To see the young lion in full flow was an awesome spectacle. Pianos literally buckled under the relentless pressure exerted by his groundbreaking scores. In mid-performance hapless piano technicians would find themselves feverishly trying to prize away broken strings and hammers while Beethoven simply kept on going, pulverising the instrument into submission. Here, at last, was someone completely in tune with the mood of the times.
Beethoven’s earliest fully orchestrated work for piano and orchestra—a delightful Rondo in B flat dating from around 1793—was integrated initially into the burgeoning second concerto. The completed work was dated ‘March 1795’, the initial draft predating any known sketches for the first concerto by at least seven years. It is only the fact that Beethoven subsequently revised the second concerto in 1798 and then published it after ‘No 1’ (in December 1801) that has led to its somewhat misleading numbering.
On 29 March 1795, Beethoven created a sensation with what is widely assumed to have been the premiere of his B flat piano concerto (destined to become ‘No 2’ in its revised form). Typically, he was working on a replacement Rondo finale up until the last minute. According to a friend, it was completed just two days before the concert, ‘and then while suffering from a pretty severe colic, which frequently afflicted him … In the afternoon sat four copyists to whom he handed sheet after sheet as soon as it was finished.’ It was around this time that fellow-composer and pedagogue Carl Czerny reflected on Beethoven’s pianism: ‘In whatever company he might chance to be, he knew how to produce an effect upon every hearer, so that frequently not an eye remained dry, while many would break out into loud sobs.’
Beethoven’s later dismissal of his second piano concerto as ‘not one of my best compositions’ seems a little harsh. He was no doubt concerned at the time by its occasional nod in the direction of Haydn (whose teaching Beethoven had effectively rubbished) and, most especially, Mozart. Yet it is its unmistakably Beethovenian touches that give this high-spirited concerto its unique flavour.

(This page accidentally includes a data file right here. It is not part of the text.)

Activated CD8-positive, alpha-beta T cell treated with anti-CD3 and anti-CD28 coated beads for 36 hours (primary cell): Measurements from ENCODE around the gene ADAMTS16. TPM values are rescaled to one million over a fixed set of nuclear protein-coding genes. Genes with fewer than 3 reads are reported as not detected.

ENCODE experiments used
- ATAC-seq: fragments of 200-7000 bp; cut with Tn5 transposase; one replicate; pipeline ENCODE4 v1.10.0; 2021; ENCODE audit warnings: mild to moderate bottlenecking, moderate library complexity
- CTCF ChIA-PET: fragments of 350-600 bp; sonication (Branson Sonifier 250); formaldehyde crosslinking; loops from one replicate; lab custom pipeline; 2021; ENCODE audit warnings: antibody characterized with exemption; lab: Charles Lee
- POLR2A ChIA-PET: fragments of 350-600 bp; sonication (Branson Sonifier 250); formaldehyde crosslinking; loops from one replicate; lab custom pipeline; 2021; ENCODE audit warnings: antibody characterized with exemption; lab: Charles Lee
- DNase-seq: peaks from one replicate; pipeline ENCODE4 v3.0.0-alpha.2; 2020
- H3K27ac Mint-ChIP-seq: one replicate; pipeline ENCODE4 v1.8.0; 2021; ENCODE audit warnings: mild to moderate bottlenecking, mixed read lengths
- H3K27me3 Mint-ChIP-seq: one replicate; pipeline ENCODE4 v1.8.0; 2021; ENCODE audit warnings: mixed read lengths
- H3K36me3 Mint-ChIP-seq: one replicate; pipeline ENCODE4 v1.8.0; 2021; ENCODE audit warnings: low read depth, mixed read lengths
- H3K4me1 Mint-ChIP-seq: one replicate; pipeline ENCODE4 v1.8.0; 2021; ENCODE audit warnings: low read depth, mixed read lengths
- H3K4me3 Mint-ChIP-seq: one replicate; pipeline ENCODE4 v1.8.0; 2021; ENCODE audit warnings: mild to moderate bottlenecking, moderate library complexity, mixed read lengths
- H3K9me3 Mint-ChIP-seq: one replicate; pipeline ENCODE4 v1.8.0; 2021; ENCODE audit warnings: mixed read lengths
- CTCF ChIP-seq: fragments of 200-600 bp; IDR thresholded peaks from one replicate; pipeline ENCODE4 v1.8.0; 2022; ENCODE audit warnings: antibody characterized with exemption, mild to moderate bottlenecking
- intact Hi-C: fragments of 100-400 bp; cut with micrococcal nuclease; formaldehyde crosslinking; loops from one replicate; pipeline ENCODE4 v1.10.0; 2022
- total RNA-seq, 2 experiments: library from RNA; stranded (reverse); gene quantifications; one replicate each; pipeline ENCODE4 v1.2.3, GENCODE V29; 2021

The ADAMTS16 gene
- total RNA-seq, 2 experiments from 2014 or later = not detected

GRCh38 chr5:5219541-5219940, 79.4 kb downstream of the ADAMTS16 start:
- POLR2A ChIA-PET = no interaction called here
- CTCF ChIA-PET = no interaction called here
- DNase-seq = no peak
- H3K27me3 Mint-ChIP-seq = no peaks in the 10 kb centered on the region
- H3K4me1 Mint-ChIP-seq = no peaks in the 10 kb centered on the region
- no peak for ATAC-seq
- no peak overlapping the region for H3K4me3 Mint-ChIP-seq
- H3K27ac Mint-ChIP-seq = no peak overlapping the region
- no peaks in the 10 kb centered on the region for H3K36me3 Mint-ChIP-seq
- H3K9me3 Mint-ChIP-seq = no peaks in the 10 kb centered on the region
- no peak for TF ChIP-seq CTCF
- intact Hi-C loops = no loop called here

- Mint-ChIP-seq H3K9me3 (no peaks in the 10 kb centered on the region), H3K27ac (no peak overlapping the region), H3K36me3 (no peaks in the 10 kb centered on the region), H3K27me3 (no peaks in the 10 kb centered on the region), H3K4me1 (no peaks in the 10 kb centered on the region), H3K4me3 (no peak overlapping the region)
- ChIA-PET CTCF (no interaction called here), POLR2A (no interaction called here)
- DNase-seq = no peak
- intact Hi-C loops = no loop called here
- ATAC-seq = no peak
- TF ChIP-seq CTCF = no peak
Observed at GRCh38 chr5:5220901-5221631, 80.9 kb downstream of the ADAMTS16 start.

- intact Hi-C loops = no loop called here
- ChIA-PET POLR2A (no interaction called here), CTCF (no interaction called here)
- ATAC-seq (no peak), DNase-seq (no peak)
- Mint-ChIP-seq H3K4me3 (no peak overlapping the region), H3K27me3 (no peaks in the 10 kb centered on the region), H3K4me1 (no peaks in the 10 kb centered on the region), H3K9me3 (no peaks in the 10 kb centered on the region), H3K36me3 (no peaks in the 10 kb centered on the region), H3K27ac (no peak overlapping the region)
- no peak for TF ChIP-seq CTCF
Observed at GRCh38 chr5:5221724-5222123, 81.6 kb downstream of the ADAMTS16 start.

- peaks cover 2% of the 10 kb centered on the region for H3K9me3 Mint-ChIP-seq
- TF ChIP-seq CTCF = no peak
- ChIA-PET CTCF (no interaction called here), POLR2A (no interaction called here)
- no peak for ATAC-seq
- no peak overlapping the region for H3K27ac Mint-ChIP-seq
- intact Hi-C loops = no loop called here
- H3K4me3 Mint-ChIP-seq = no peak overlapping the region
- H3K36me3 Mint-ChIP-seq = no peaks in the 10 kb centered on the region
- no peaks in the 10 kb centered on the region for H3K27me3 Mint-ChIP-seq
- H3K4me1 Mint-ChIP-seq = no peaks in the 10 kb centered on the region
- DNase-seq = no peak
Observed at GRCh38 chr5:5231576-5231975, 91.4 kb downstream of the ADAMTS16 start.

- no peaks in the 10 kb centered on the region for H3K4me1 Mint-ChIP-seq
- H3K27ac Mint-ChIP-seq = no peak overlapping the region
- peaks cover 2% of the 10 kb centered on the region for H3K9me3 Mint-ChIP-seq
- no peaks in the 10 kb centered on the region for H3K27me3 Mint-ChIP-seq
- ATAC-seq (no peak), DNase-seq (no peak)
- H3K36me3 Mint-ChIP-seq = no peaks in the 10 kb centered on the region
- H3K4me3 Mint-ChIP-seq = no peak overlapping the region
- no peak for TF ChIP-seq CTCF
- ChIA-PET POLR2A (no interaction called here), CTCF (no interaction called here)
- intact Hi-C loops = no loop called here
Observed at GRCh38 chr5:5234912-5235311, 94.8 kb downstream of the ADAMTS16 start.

Who, for example, but Beethoven would have so flouted convention by side-stepping the ‘correct’ key of the opening movement’s second theme (F major) into the remote world of D flat? No wonder many of the cognoscenti thought he was raving mad. One observer admired Beethoven’s ‘powerful and brilliant playing’, yet was somewhat less taken with his ‘daring deviations from one motive to another’, which he felt ‘weaken even his greatest compositions’.
The long-breathed central movement is no less groundbreaking in its expansive use of sonata form, but with the central ‘development’ section telescoped into a mere six bars. Where the soloist would normally have been expected to tastefully improvise around the main theme second time around, Beethoven circumvented the possibility of hackwork from second-rate performers by writing it out in full in the manuscript.
Perhaps finest of all is the madcap finale, whose main theme hilariously displaces the expected rhythmic profiling, so that what should fall naturally before the beat actually arrives on it. Beethoven points up the joke just before the end when he briefly appears to get the rhythm correctly sorted out, only now he seems to have strayed into the ‘wrong’ key (G major). The world of music had been turned topsy-turvy in an instant.
Julian Haylock © 2020